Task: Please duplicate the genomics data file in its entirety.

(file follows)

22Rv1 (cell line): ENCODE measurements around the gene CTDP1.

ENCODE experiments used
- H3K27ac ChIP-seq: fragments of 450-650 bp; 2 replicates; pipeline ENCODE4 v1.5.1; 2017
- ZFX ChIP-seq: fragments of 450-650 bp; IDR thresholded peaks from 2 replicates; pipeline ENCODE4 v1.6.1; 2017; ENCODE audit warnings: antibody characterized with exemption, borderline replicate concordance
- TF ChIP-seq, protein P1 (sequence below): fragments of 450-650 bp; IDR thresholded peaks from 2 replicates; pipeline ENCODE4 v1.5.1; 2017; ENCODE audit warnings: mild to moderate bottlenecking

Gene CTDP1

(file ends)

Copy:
22Rv1 (cell line): ENCODE measurements around the gene CTDP1.

ENCODE experiments used
- H3K27ac ChIP-seq: fragments of 450-650 bp; 2 replicates; pipeline ENCODE4 v1.5.1; 2017
- ZFX ChIP-seq: fragments of 450-650 bp; IDR thresholded peaks from 2 replicates; pipeline ENCODE4 v1.6.1; 2017; ENCODE audit warnings: antibody characterized with exemption, borderline replicate concordance
- TF ChIP-seq, protein P1 (sequence below): fragments of 450-650 bp; IDR thresholded peaks from 2 replicates; pipeline ENCODE4 v1.5.1; 2017; ENCODE audit warnings: mild to moderate bottlenecking

Gene CTDP1